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The Ghost of Theseus Problem

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  • #16
    Originally posted by Michael View Post

    That's the essential mistake the Ship of Theseus critiques. You're just stating that certain elements of identity are essential without actually justifying it. Like, how impaired or altered does your brain have to be before it's no longer you?
    To be fair, the Ship of Theseus question is not quite intended for these sort of frameworks.


    Sean K.I.W./Kelly R.A. Steele, Freelance Writer(Feel free to call me Sean, Kelly, Arcane, or Arc)
    The world is not beautiful, therefore it is.-Keiichi Sigsawa, Kino's Journey
    Male/neutral pronouns accepted, female pronouns enjoyed.
    Currently Working On: Memento Mori(GtSE)

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    • #17
      Someone has a car crash, is in a coma for a month and in a wheelchair for the rest of their life - a ghost of them appears during the crash, and haunts their living counterpart's bedside.

      Ten years later, the person dies of cancer.

      The two ghosts meet. Which one of them is the real person?

      Neither in one sense (they're both copies) the older ghost in another sense (they have continuity of conciousness, while the comatose one didn't) the younger ghost in another (they're the closest to the living person) and both in another (they're both different versions of them).

      The book mentions it because we knew the metaphysical quirk of the CofD setting that allows for ghosts of living people, ghost buildings, etc means characters in the setting who are reasonably knowledgable about ghosts will have wrestled with this kind of conundrum. Sin-Eaters come firmly down on the side of "it doesn't matter, ghosts are thinking, emoting, self aware beings, ergo they're people," but this kind of thing allows room for antagonists to believe they aren't harming real people when they abuse the dead.

      It absolutely has the potential to reduce sympathy for ghosts - that's the *point*, that Sin-Eater culture has sympathy for ghosts *anyway*.
      Last edited by Dave Brookshaw; 07-04-2018, 05:48 AM.


      Dave Brookshaw, freelance writer and Developer

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      • #18
        Originally posted by Dave Brookshaw View Post
        The book mentions it because we knew the metaphysical quirk of the CofD setting that allows for ghosts of living people, ghost buildings, etc means characters in the setting who are reasonably knowledgable about ghosts will have wrestled with this kind of conundrum. Sin-Eaters come firmly down on the side of "it doesn't matter, ghosts are thinking, emoting, self aware beings, ergo they're people," but this kind of thing allows room for antagonists to believe they aren't harming real people when they abuse the dead.

        It absolutely has the potential to resuce sympathy for ghosts - that's the *point*, that Sin-Eater culture has sympathy for ghosts *anyway*.
        Gods I love this game.


        Freelancer (He/His Pronouns): CofD - Dark Eras 2, Mummy 2e; Scion - Mysteries of the World

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        • #19
          Originally posted by Second Chances View Post
          Gods I love this game.
          Same, the more I read about it, the more I remember why I liked it in the first place.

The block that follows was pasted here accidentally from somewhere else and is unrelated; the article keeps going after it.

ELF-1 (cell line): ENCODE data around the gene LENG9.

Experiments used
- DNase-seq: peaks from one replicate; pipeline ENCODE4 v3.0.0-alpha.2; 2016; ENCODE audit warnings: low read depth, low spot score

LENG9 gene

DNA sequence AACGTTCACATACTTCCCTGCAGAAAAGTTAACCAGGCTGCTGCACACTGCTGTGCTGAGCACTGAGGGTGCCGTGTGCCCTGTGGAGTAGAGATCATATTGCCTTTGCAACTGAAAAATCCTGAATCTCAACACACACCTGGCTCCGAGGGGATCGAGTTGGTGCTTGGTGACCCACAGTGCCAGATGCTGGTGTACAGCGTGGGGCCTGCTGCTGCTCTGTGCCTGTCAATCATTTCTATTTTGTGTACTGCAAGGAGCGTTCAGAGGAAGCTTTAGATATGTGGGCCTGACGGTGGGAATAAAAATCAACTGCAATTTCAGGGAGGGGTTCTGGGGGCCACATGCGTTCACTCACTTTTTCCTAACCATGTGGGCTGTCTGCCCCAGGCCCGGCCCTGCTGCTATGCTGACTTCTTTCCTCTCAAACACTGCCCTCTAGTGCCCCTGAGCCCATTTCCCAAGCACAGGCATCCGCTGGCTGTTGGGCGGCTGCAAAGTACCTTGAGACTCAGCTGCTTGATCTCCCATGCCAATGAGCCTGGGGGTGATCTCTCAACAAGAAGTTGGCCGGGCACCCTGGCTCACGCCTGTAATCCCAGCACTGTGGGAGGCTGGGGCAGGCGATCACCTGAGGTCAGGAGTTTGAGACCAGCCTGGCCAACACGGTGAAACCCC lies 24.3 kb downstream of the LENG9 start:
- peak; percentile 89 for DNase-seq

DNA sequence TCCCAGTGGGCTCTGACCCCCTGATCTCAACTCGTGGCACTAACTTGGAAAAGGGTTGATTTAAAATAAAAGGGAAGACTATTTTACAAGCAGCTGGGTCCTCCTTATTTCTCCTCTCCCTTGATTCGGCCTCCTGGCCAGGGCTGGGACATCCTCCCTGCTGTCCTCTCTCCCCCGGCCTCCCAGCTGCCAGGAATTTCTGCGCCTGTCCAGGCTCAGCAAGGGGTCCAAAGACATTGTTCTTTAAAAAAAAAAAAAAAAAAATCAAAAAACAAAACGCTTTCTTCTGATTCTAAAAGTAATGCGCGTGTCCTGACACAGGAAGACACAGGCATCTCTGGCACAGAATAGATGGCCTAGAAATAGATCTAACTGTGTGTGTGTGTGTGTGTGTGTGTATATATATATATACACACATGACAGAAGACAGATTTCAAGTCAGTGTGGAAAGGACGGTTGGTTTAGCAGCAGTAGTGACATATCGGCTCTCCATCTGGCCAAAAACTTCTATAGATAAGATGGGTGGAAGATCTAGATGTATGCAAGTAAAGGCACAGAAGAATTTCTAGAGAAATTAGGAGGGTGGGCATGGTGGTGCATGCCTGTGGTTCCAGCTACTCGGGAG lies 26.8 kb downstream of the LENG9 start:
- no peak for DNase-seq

Also, credit where it's due, because these 2nd Editions keep breathing new life and power in these games in such a way the best cinematographic equivalent I could think of is the scene in the first Matrix where Trinity helps Neo resurrect and he proceeds to kick ass. I mean, I was always fond of Geist and had fun writing about it, but the game is back, improved and ready to usher in all sorts of ghostly goodness in the CoD as a whole.

          I'm both impressed and glad that I paused some things I was working on in order to write them with the new Geist
          Last edited by Cinder; 07-04-2018, 04:31 AM.


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          I write about Beast: The Primordial a lot

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          • #20
            Originally posted by Michael View Post
            That's the essential mistake the Ship of Theseus critiques. You're just stating that certain elements of identity are essential without actually justifying it.
            On the contrary, that's what you're doing here:
            Or, they both have a legitimate claim on that originality.
            ... implicitly making that claim about memory (since that's all the ghost and the living person would have in common). If someone cloned my body, that clone wouldn't be me - but they would be another person in their own right. Why should I see it any differently with a clone of my mind?

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            • #21
              Originally posted by Dave Brookshaw View Post

              The book mentions it because we knew the metaphysical quirk of the CofD setting that allows for ghosts of living people, ghost buildings, etc means characters in the setting who are reasonably knowledgable about ghosts will have wrestled with this kind of conundrum. Sin-Eaters come firmly down on the side of "it doesn't matter, ghosts are thinking, emoting, self aware beings, ergo they're people," but this kind of thing allows room for antagonists to believe they aren't harming real people when they abuse the dead.

              It absolutely has the potential to reduce sympathy for ghosts - that's the *point*, that Sin-Eater culture has sympathy for ghosts *anyway*.
              Many mages seem like they're purpose-built antagonists for sin-eaters. I hope the Awakened get called out by name, and not just generic necromancers, in the Antagonist section of the corebook.